How To Stay Safe From Cyberattacks

April 28, 2017

The Department of Homeland Security works constantly to battle cyber threats. The agency's National Cybersecurity and Communications Integration Center is open every day of the week and all year. It combines intelligence from law enforcement and the private sector as well as from federal, state and local government agencies. 

Online Safety Strategies
NCCIC offers a variety of suggestions for preventative strategies to help its partners. These are some valuable tips for staying safer online:

  • Do not click on a link in an email whether it is from a legitimate sender or not.
  • Scan attachments instead of opening them immediately or automatically.
  • Avoid giving out personal information online or over the phone to unverified entities.
  • Use strong passwords, and use different passwords for each online account.
  • Keep anti-virus programs, browsers and other programs updated.
  • Contact a company directly to verify the authenticity of an unsolicited offer.
  • Make sure that any visited site URLs are legitimate and secure.
  • Do not answer personal questions that are sent to a mobile phone or tablet via SMS.

Setting Stronger Passwords
One of the easiest ways for thieves to access data is by using a hacking program to guess easy passwords. Several sophisticated programs can quickly identify word and number combinations. When choosing a password, it is better to mix capitalized and lowercase letters among numbers. Do not choose a known word followed by a number or two. Whenever possible, use special characters as well. For example, the password "lightbulb88" is weak. "88Lightbulb88*" is still somewhat weak even though it contains a special character and more numbers. An ideal password is longer and may be something such as "L90&rwP7e88Dk*" or a similar combination of numbers, letters and special symbols. Such passwords are harder to crack.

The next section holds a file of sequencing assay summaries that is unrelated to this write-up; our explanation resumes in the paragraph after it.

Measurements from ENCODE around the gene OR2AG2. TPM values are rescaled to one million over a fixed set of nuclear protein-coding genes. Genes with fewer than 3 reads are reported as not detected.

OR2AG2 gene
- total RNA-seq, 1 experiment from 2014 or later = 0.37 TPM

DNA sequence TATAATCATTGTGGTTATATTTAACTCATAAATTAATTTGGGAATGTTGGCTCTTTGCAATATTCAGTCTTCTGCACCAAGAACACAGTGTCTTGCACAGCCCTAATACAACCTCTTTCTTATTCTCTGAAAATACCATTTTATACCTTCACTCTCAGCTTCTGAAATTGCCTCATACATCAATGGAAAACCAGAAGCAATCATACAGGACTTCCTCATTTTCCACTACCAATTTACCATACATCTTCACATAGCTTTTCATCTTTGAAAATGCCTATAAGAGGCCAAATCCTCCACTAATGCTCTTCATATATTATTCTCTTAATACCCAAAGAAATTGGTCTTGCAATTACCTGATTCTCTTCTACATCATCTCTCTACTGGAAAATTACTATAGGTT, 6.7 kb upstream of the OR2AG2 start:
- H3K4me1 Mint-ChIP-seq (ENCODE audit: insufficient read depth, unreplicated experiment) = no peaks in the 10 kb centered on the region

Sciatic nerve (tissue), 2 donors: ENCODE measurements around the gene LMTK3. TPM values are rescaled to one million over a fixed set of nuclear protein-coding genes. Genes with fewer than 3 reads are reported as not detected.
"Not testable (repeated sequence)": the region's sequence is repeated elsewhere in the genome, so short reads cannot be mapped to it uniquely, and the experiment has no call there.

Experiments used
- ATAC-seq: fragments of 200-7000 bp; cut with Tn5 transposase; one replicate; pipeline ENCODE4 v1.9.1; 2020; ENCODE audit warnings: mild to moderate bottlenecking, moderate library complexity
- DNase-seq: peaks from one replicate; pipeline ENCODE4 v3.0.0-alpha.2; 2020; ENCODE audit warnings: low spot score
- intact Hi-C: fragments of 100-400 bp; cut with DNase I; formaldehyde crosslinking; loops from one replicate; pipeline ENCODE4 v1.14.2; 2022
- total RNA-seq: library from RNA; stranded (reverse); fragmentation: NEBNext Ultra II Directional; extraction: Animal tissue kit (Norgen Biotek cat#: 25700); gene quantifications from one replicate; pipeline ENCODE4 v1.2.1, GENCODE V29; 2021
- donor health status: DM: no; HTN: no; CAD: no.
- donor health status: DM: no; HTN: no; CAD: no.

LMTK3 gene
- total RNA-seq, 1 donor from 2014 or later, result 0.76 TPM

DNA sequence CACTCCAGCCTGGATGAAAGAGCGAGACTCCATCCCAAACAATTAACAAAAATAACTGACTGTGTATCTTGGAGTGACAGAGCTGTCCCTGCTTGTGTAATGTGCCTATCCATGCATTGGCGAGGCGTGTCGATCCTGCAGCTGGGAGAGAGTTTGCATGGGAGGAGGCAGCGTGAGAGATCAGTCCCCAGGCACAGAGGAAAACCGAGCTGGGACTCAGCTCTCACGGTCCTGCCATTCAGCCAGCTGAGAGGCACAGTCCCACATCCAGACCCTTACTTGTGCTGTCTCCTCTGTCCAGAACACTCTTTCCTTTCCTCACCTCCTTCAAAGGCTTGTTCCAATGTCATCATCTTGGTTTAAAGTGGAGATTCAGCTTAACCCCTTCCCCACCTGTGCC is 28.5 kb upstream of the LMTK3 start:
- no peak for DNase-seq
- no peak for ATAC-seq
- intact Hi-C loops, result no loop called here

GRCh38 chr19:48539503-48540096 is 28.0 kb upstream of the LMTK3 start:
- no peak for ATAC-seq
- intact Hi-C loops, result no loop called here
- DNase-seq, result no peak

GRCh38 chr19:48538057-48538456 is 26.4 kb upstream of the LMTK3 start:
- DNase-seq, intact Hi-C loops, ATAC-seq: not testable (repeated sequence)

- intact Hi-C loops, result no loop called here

Most people choose simpler passwords because they are easy to remember and do not need to be written down. However, they do not realize the extensive negative impact of a thief accessing just one account. Do not store passwords on a computer. If the computer is a trusted private device, write the passwords in a journal or notebook on the desk. People who share a computer can write their passwords in a personal locked journal or store them somewhere safe. Avoid taking photos of passwords or using auto-save options on a browser. Learn more about how to stay safe online by speaking with an agent.

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